drier accumulator piston: A unit found in the automatic
transmission to assist the servo to apply the brake band quickly
accumulator system: In an automatic transmission, it includes a
hydraulic accumulator piston which is controlled by a valve.
accumulator valve: A device which operates the hydraulic
accumulator piston in an automatic transmission.
Ace: An American trucker's colloquial term for someone with a
class "A" licence. Also see AC Ace ACEA: Acronym for "Association
des Constructeurs europens dAutomobiles" (i.e., European Automakers
Aceca: See AC Aceca.
acetylene: A gas composed of two parts of carbon and two parts
of hydrogen. When burned in an atmosphere of oxygen, it produces
one of the highest flame temperatures obtainable for welding.
Also see oxygen acetylene cutting acetylene bottle: See
acetylene cutting: See oxygen acetylene cutting
acetylene cylinder: A specially built container manufactured
according to I.C.C. Standards. Used to store and ship acetylene.
Also called "acetylene tank" or "acetylene bottle"
acetylene hose: A flexible medium used to carry gases from
regulators to the torch. It is made of fabric and rubber.
acetylene regulator: An automatic valve used to reduce acetylene
cylinder pressures to torch pressures and to keep the pressures
acetylene tank: acetylene cylinder
AC generator: A generator produces direct current (DC) while an
alternator produces alternating current (AC). Because alternators
were introduced to automobile electrical systems after generators
had been in use for some time, some people referred to the new
alternator as "AC generator."
ache: See head ache rack
ache rack: See head ache rack
Also see battery acid chromic acid oxalic acid acid rain: When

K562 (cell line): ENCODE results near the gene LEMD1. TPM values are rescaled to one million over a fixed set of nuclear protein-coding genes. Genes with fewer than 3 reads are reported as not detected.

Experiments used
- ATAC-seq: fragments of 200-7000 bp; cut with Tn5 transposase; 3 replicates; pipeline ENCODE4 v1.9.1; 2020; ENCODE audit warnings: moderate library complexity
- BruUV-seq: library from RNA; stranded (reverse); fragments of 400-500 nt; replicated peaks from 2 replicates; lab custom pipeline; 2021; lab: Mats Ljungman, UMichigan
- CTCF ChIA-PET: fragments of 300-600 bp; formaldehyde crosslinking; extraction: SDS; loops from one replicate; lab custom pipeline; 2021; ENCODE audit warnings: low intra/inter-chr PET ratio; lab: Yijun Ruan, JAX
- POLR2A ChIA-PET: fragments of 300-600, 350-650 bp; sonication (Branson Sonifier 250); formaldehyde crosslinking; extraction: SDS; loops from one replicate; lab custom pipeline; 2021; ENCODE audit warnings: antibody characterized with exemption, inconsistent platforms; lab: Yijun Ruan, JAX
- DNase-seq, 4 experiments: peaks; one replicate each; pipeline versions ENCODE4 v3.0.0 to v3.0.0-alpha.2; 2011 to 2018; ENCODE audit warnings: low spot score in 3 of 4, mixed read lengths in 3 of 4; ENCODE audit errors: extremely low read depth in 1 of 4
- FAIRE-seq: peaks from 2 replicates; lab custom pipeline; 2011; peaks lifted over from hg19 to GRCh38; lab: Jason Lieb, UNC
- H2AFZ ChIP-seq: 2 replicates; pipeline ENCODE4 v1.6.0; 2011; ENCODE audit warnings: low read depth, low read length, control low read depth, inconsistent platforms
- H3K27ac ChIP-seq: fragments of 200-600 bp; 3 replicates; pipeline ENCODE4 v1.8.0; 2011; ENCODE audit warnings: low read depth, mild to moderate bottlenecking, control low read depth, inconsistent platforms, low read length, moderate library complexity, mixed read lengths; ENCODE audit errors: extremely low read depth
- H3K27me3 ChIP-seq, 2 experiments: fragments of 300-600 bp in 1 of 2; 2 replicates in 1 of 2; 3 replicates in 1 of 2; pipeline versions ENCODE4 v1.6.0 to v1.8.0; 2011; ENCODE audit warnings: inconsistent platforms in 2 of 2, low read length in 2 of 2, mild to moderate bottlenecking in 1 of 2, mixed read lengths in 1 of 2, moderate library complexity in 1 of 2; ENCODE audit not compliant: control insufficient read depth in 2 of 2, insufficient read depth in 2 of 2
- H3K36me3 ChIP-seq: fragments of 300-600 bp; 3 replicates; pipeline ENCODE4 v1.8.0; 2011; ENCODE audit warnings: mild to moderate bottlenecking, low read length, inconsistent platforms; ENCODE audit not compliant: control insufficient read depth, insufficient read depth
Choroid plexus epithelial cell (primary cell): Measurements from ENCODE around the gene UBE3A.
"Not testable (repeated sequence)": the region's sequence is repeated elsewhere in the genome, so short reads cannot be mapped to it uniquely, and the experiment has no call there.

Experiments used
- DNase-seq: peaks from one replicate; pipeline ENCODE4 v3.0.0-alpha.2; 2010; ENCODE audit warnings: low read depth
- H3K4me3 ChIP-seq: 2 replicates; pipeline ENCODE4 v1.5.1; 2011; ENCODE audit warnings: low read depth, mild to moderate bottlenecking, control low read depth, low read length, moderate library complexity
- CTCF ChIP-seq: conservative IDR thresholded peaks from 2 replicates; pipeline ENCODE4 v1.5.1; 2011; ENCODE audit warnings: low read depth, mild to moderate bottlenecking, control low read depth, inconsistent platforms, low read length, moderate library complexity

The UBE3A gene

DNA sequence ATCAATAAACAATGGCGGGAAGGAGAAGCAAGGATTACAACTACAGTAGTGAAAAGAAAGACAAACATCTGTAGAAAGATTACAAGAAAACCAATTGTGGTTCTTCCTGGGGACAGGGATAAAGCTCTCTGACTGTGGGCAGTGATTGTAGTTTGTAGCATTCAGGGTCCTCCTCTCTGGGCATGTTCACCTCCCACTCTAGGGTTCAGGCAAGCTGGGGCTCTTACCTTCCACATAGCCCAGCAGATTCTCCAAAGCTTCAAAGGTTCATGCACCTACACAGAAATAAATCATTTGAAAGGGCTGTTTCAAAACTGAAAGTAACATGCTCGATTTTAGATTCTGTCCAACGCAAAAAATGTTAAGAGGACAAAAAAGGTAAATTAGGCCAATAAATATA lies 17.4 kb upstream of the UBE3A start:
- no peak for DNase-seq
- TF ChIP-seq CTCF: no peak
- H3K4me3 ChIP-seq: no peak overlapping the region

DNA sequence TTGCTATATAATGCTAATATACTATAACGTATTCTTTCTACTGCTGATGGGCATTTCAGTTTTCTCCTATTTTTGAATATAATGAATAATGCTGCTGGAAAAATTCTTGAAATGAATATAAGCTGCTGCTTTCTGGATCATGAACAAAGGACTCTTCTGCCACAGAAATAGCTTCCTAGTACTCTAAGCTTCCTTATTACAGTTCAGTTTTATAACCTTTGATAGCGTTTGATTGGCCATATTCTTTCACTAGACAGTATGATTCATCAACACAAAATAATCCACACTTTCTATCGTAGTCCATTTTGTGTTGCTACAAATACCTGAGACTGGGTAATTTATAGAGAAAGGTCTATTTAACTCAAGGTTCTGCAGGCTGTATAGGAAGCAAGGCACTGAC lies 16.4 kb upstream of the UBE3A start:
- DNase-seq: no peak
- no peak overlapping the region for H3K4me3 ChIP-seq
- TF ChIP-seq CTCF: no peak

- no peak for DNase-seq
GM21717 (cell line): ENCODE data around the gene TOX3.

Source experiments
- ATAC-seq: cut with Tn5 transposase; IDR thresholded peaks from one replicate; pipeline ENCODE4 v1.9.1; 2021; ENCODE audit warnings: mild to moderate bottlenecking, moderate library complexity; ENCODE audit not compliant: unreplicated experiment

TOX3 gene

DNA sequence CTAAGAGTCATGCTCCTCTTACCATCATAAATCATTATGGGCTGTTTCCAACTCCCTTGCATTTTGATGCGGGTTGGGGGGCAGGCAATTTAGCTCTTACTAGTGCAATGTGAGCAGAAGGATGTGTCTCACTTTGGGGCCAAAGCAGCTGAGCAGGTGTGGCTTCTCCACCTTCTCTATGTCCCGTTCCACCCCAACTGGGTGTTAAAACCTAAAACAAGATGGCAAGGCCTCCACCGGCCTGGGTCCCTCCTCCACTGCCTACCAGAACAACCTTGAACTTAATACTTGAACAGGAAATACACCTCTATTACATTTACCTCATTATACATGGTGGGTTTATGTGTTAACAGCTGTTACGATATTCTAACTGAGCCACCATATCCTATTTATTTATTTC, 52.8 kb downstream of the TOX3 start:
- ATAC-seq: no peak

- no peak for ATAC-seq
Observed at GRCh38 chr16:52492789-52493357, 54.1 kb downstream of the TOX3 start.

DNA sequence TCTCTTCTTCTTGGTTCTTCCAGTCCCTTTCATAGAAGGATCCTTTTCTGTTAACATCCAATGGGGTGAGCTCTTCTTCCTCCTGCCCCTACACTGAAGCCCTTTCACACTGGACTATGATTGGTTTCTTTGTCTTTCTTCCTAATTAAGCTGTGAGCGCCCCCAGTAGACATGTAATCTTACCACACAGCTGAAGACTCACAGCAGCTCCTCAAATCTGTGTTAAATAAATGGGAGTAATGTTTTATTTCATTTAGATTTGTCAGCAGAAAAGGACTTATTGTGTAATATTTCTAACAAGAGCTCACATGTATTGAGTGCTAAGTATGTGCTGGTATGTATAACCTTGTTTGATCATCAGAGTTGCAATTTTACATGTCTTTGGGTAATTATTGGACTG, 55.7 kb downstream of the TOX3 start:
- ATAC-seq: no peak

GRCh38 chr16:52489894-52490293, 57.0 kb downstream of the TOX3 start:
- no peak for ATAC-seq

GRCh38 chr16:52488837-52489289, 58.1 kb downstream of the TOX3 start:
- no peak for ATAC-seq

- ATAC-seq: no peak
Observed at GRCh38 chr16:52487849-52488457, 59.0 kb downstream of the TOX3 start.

the smoke created by factories and vehicle exhausts is taken by the
wind and joined with rain clouds, the mixture is often acidic. As a
result the rain that falls to the ground (and even on your car) may
damage whatever it strikes.
AC Ignition System: See continuous AC Ignition System
Ackermann: See Ackermann steering.
Ackermann steering: A double-pivoting steering system where the
outer ends of the steering arms are bent slightly inward so that
when the vehicle is making a turn, the inside wheel will turn more
sharply than the outer wheel. This is done to compensate for the
greater distance the outside wheel must travel. Ackermann angle:
The toe-out or toe-in of a vehicle with Ackermann steering when the
wheels are positioned straight ahead.
Ackermann axle: In a vehicle with Ackermann steering (at the
front of the vehicle), it is a nonrotating axle that is steerable
and has two pivot points (one on each end of the axle) with
ACL BI-MET: Acronym for "air cleaner bi-metal sensor"
ACL DV: Acronym for "air cleaner duct and valve vacuum"
A charge for processing a lease and is probably not negotiable.
On a shorter term lease, the acquisition fee can have a large
impact on the cost of the lease.